Recent political turmoil in Canberra and the poor handling of major job losses in organisations have once again highlighted the need for more effective leadership – in politics, in organisations or in our communities in general.
Given the backdrop of an uncertain European economic climate and the enormous opportunities available in Australia, confidence in our leaders at all levels has never been more important.
These are new times we live in, and new times call for leaders who understand that it’s a new brand of leadership that will take us into the future. A brand of leadership which supersedes outdated management practices. A brand of leadership that not only embraces, but leverages the overwhelming need for individuals to become truly engaged in a leader’s purpose and vision.
This type of leadership goes beyond management. It involves gaining commitment from those being led so they understand their part in the overall purpose of the organisation and are committed to its success. Leadership involves the ability to communicate, to persuade and to encourage people to take meaningful and productive actions. It is the ability to inspire, motivate and guide others through the process of change, innovation, growth and continuous improvement. In other words, leadership is the ability to take others to new heights of performance.
Former US president Dwight D Eisenhower once said: “Leadership is the art of getting someone else to do something you want them to do because they want to do it.”
Successful leaders create a vision in which others can believe. They are true to the organisation’s values and ‘walk the talk.’ They create a culture that attracts, engages and empowers the best people. Successful leaders accept and embrace the philosophy that developing leaders at all levels, not just at the top of the organisation, is essential for an organisation to sustain itself and grow over time.
Furthermore, successful leaders recognise that at the core of leading others lies the ability to lead oneself and to demonstrate the right leadership qualities, such as;
• Honesty, integrity and trustworthiness: being open, honest and fair in all interactions with others and acknowledging their rights and viewpoint.
• Accepting the responsibility of leadership: being willing, certain and positive about leading – not cautious, doubtful or dubious about doing so.
• Being highly organised and effective in their performance: setting the example and the benchmark for performance.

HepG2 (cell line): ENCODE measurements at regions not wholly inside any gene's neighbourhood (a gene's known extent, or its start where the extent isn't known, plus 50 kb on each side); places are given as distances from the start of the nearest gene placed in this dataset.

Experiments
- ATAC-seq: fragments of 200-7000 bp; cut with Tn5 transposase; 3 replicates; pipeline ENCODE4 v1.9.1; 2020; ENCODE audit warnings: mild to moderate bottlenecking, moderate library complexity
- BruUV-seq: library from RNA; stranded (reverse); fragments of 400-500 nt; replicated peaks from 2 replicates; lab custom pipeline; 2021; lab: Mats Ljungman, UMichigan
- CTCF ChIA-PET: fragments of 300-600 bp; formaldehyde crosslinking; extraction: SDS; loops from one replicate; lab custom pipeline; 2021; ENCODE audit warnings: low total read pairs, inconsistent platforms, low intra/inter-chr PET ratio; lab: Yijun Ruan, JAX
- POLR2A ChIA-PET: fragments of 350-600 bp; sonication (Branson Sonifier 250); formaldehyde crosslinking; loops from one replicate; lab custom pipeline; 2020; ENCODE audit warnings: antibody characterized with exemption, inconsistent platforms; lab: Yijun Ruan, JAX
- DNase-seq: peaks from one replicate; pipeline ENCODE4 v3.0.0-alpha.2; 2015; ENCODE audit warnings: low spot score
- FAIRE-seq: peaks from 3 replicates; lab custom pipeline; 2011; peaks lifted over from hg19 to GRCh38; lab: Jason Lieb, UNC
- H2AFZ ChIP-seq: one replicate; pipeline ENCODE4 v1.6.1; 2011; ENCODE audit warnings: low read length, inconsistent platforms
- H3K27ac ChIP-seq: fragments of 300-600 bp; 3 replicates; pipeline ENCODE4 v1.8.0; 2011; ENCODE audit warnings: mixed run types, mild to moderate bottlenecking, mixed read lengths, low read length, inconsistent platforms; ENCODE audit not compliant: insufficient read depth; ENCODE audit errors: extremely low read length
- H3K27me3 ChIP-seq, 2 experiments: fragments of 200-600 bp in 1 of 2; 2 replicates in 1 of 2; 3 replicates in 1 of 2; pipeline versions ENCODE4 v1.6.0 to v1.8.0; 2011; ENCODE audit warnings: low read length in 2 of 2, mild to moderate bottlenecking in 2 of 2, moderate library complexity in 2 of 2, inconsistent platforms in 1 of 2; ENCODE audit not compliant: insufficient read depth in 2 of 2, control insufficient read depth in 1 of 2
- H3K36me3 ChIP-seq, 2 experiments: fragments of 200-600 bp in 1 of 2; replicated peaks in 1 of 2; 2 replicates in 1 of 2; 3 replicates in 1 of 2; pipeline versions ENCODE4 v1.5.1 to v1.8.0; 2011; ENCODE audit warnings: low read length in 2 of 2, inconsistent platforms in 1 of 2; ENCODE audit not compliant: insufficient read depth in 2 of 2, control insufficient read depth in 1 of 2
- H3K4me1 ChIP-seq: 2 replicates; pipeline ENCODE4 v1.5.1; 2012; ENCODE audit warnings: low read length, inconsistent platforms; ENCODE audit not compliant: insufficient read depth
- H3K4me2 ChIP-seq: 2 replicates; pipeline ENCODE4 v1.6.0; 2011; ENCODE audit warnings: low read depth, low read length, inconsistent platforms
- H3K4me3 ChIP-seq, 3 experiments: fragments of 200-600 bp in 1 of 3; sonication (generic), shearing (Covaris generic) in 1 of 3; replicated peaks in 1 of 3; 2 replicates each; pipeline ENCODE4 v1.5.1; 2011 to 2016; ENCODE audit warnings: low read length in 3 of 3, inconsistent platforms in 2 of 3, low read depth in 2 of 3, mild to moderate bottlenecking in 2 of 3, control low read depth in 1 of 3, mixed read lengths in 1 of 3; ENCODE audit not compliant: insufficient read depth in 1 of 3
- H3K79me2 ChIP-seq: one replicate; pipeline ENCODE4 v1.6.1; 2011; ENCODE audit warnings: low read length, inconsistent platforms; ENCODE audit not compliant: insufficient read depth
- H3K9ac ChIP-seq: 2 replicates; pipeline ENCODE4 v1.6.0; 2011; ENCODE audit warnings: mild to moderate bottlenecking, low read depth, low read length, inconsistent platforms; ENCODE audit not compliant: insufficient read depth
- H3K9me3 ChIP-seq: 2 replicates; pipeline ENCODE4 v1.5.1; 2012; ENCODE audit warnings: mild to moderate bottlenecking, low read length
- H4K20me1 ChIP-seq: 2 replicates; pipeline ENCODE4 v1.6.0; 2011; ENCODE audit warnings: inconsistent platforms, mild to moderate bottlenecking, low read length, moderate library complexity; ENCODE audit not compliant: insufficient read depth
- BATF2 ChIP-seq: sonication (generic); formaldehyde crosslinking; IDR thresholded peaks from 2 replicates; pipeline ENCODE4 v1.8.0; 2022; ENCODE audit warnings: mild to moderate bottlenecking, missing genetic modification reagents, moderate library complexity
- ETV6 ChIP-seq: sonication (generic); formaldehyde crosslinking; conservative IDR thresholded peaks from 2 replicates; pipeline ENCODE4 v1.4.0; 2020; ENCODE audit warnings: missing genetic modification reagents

• Focusing on goals, solutions, results and innovation: seeking to do things in the most efficient and effective way.
• Gaining commitment from those they seek to lead: being a role model who others aspire to emulate and being able to secure their allegiance.
• Being a highly effective communicator: knowing how to communicate, when to communicate and what to expect from communication, whether it be to persuade, to encourage, to support, to unite, to praise, to discipline or to just empathise.
• Using the power of networking: forging and committing to relationships inside and outside their organisation that are built on respect, trust and ethical motives.
• Providing appropriate instruction, coaching, training and development: investing the time, effort and resources into people so that they can perform well in their roles.
• Delivering appropriate doses of inspiration and guidance: knowing how to guide without directing, to inspire without compelling.
• Practising fast, effective ‘gap resolution strategies’: identifying gaps in the operations of the organisation and swiftly resolving them.
• Embracing and successfully managing change: being adaptable, flexible, nimble and ready to move.
• Leading by example: constantly performing to the best of their own abilities to achieve the organisation’s goals, values, purpose and vision.
In the modern working world, leaders and managers who effectively apply and demonstrate these qualities will find the going easier and less fraught with turbulence. They will also be far better prepared for the challenges that the constantly changing and evolving environment presents.
The alternative is to continue with or adopt outdated approaches of years past while still expecting the same or better outcomes in the future.
Just over 20 years ago, a home computer was a luxury in Australia – and far from common. Today, it would be rare to have a home without one. The rapid development of technology and its ever-increasing pace has changed the way we do business, and interact within the community.
Consumers are abandoning their traditional buying patterns looking for better value and easier ways to buy. Baby boomers, Generation X, Y and Z look at things differently. They approach problems from different perspectives and yet they are all expected to work as a part of a cohesive team.
These changes are only the tip of the iceberg when looking at the emerging trends and challenges today’s leaders need to face.
The unrest in Canberra, news of major job losses, changing consumer patterns, technology reshaping business and communities and the difference in generations all serve as timely reminders of the need for our nation to focus on building our leadership potential and capability.
Only through inspired individuals who dare to embrace the leadership of the future can our nation and those who dwell in it hope to deal with the challenges and capitalise on the opportunities that surround us.
Andrew Henderson is the CEO of Leadership Management Australasia.